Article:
IBM (1)

truthsearch (249536) | more than 8 years ago | (#13889660)

I think it's more like they saw IBM making money from it and decided they can't let IBM have the whole market. It's not like this was Sun's idea in the first place. IBM was the first big company to make an offer. It seems to be working for IBM, so Sun already knew the market was there. What they probably lack is a clear differentiating factor for their customers.

Re:Important Question (1)

LnxAddct (679316) | more than 8 years ago | (#13889717)

No, the problem here is price. Its $1/per hour/per cpu. If I have something that takes on average 60 days to calculate using a 20 node cluster and I do this yearly, it will cost me $28,800 per year to use Sun's grid. I could buy a 25 to 30 node grid for that kind of money with comparable node to node performance. So I'd be getting more nodes to work with and I would have a cluster that can be used for probably the next 5 years of that same computation, and during the times where its not needed for that computation it could be used in other areas. Also, it could be in a nice little rack or two in the corner of the office somewhere, so it taking up space is not an issue. The cost savings, plus benefits, of keeping it in house is astounding, just from raw hardware costs you save $115,200. Both clusters would have to be administered, but you have a much higher level of control in house, not to mention porting is probably easier and you can be certain that you won't have to port again for at least 5 years. In order for Sun to make this cost effective for anyone, they need to make it outrageosly cheap, like 1 or 2 cents per hour per cpu, and that still might not be enough to overlook the advantages of having an in house cluster.
Regards,
Steve

Why use Sun when Zombies are cheaper? (1)

G4from128k (686170) | more than 8 years ago | (#13889318)

I bet that not that many people actually need extra CPU cycles that don't want those cycles on a more permanent basis. Perhaps the only people that need short-term access to computer power are fly-by-night spammers and DDoS extortionists.

Re:Why use Sun when Zombies are cheaper? (0)

Anonymous Coward | more than 8 years ago | (#13889389)

The main thing Sun don't realise is that people wanting grid computing buy their own grids. I develop grid/parallel/HPC/whatever applications and the companies that consider heavy duty number crunching systems---mainly finance houses, academia or engineering concerns---buy their own.

The irony is that, in my experience, the most capable grid systems were composed of lots of Sun Fire servers!

Anyone notice it's still in Beta? (1)

quadra23 (786171) | more than 8 years ago | (#13889344)

In fact, however, Sun is still in beta with this CPU program and not set to launch a publicly available utility computing system for weeks...It seems hard to believe that Sun would pass on the opportunity to dangle such a user in front of the press if it existed given that we're 14 months away from the utility computing launch date...The company promises us such a day is coming sooner than later and that it will have plenty of customers to name in the near future. Still, given that it took a year to push the program to a beta, one wonders how long an actual living, breathing utility center will take.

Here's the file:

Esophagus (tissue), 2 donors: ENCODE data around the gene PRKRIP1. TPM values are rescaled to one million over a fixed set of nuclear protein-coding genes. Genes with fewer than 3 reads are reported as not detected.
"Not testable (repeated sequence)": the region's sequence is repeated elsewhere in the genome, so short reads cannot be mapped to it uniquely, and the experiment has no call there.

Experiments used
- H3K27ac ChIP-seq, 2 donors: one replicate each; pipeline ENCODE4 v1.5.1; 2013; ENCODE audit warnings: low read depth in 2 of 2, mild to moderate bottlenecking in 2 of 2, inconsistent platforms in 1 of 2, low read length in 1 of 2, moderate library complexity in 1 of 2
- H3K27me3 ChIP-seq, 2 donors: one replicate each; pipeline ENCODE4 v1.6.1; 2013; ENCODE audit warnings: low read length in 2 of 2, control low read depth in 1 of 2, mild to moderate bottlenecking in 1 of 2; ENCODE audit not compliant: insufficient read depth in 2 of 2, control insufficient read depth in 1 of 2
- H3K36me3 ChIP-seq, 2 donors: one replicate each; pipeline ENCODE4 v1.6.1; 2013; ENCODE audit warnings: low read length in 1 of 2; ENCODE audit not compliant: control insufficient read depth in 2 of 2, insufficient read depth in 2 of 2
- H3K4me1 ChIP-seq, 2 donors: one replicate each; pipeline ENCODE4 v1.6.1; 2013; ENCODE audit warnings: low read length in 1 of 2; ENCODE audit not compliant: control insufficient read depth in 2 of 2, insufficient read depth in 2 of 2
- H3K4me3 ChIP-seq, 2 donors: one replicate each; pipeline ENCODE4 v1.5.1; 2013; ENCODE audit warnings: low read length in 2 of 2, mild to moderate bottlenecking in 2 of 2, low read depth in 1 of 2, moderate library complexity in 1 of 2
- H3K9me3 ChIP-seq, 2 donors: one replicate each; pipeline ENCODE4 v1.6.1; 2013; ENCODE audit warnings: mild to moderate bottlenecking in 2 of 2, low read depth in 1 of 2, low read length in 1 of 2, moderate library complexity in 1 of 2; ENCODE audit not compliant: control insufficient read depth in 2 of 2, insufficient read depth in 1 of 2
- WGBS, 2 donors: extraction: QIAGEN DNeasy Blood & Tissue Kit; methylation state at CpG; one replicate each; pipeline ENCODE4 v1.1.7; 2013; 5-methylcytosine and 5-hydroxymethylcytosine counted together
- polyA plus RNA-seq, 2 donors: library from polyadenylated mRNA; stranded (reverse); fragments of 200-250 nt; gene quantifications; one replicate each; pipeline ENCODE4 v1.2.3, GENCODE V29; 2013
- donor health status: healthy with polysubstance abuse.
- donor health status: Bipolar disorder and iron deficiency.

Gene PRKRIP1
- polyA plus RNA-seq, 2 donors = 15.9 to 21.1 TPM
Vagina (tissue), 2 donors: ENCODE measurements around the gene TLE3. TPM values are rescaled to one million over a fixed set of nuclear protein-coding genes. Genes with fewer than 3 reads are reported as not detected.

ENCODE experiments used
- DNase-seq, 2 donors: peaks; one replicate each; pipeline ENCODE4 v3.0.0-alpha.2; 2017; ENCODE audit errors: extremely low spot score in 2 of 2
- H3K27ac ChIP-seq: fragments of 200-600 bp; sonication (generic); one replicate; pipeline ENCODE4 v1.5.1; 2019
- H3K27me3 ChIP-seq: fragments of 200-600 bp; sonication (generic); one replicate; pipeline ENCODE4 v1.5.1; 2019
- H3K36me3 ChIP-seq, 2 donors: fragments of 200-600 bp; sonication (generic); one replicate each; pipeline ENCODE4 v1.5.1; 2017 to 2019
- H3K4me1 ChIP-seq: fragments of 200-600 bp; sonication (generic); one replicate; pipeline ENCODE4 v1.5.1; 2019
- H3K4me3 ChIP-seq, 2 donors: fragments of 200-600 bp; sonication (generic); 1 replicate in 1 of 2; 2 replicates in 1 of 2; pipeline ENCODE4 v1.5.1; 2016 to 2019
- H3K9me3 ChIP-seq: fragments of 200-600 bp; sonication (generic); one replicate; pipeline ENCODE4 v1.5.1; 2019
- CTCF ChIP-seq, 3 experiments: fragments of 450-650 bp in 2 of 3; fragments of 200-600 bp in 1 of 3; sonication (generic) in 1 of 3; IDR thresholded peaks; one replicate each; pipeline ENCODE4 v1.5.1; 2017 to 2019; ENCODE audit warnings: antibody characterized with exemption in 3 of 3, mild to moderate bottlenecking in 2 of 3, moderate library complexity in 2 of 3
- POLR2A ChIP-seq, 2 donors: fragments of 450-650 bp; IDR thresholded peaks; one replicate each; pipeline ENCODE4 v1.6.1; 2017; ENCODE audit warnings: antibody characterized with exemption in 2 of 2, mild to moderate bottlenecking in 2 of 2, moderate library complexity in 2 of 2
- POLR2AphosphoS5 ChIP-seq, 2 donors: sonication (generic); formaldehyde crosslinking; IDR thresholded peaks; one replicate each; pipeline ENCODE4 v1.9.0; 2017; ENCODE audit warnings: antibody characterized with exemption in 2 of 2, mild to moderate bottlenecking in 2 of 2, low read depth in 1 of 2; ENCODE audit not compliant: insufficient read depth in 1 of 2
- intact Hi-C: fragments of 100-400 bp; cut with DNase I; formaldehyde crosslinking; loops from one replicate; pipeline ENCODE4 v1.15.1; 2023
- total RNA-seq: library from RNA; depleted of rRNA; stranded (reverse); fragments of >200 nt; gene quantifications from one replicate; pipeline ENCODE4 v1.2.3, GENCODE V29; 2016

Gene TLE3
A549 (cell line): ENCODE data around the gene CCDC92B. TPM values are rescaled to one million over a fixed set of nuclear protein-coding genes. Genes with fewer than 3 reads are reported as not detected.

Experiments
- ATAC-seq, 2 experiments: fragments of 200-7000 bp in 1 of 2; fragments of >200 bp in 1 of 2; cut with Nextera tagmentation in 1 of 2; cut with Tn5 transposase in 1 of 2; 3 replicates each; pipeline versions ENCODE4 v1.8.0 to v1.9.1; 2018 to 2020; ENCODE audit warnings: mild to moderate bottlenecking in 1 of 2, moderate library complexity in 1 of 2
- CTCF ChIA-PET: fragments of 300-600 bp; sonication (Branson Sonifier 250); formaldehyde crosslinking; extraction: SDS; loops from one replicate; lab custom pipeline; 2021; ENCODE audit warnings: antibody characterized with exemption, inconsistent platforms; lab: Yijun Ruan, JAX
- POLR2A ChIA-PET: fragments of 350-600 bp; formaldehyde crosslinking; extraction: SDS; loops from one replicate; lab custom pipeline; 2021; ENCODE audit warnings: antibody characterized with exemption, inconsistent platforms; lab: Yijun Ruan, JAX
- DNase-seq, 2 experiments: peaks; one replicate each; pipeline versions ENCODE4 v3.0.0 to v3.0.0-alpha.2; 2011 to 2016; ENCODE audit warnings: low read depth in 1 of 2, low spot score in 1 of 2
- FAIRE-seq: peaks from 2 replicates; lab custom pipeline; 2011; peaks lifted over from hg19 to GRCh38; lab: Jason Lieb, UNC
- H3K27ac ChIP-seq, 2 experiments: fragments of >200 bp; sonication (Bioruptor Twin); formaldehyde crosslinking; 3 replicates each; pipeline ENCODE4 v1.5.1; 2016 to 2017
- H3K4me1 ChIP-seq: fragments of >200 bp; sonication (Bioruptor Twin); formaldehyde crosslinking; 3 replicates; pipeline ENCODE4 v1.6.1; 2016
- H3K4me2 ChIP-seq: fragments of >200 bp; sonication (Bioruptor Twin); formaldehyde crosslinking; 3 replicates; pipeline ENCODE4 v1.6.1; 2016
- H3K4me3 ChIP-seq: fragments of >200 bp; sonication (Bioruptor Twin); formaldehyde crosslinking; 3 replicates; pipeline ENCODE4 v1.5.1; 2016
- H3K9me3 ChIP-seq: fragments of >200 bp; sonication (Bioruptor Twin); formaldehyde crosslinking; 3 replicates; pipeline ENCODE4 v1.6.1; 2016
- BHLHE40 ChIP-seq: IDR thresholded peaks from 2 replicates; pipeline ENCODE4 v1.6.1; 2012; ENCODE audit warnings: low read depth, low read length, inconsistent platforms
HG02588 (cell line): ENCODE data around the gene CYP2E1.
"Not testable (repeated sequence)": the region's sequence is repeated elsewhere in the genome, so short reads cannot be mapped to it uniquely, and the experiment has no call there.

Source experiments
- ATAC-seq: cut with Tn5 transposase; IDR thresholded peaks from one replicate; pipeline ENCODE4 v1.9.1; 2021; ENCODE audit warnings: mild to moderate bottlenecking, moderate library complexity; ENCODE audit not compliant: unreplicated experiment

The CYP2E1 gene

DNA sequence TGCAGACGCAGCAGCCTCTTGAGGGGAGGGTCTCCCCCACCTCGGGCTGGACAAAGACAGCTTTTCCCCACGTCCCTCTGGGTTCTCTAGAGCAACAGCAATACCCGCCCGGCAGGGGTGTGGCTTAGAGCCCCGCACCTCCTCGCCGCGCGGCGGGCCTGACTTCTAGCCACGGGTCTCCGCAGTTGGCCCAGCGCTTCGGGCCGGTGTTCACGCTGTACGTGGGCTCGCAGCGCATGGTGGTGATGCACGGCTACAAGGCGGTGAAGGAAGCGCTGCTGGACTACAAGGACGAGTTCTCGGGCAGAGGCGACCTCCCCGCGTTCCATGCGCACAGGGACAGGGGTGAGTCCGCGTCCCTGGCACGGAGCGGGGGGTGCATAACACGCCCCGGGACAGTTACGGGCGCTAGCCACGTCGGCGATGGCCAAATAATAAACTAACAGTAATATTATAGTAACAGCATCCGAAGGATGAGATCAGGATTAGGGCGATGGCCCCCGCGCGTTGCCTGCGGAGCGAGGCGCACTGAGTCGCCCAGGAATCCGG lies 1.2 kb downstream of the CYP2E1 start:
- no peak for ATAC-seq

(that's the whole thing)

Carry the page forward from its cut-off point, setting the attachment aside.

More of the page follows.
I also must agree with anyone here who mentioned that you need to pick up customers during the development of the project and not just assume they'll come from no where. If you have at least one customer then they'll do far better publicity for you then thousands of dollars worth of marketing ever will. Sun might have a big name but that doesn't immediately get people jumping to their project. You don't dictate to people what they *should* do you make them think that using your product was *their* idea and that your just there to fulfill the customers requirements.

Re:Anyone notice it's still in Beta? (1)

rathehun (818491) | more than 8 years ago | (#13889396)

well - they are in partnership with Google now ;)

ChickenEggWare (1)

Doc Ruby (173196) | more than 8 years ago | (#13889354)

They should make it free to attract developers, then hype the service, grandfathering in people when it starts to take off. As it is, no one has apps, or even app ideas, ready. Sun's marketing people should know that, but failed. They have a second chance to do it right.

Not suprising, just do the math... (5, Informative)

nweaver (113078) | more than 8 years ago | (#13889360)

If you have tasks that can be done on compute farms, computer farms and clusters have gotten relatively easy to manage and deploy and are CHEAP.

Sun's charge of what, $1/CPU-hour is just way way way out of line compared with what you can build yourself (using dual core, dual processor athlons from Sun, for example), if you have any consistant demand.

Re:Not suprising, just do the math... (1)

moviepig.com (745183) | more than 8 years ago | (#13889407)

Sun's charge of what, $1/CPU-hour is just way way way out of line...

...and completely neglects time-honored marketing principles. Should've been $0.98/hour.

Re:Not suprising, just do the math... (1)

john83 (923470) | more than 8 years ago | (#13889430)

It does sound like a lot to me. I imagine the kind of people they're aiming at are researchers with a grant to perform some research, but who wouldn't need (and couldn't afford) as large a cluster as they need. The article from El Reg says that they are getting some private jobs from companies. "The reason you haven't heard about any Sun utility customers is because most of them have avoided the company's publicity requirement by avoiding the original product. A number of companies in the financial services and oil and gas sectors have purchased large quantities of Opteron CPUs from Sun, MacRunnels said. These customers negotiate their own price for the processors, tend to use the chips all the time instead of popping on and off the grid and refuse to reveal their names to the public. Sun has started to call these "commercial" utility computing customers. The company assures us that some of these commercial customers do pay for these utility computing services. They use huge blocks of processors to crank through models such as Monte Carlo simulations. Sun won't name any of the customers or say how many it has other than to declare "the figure is in the tens" of customers."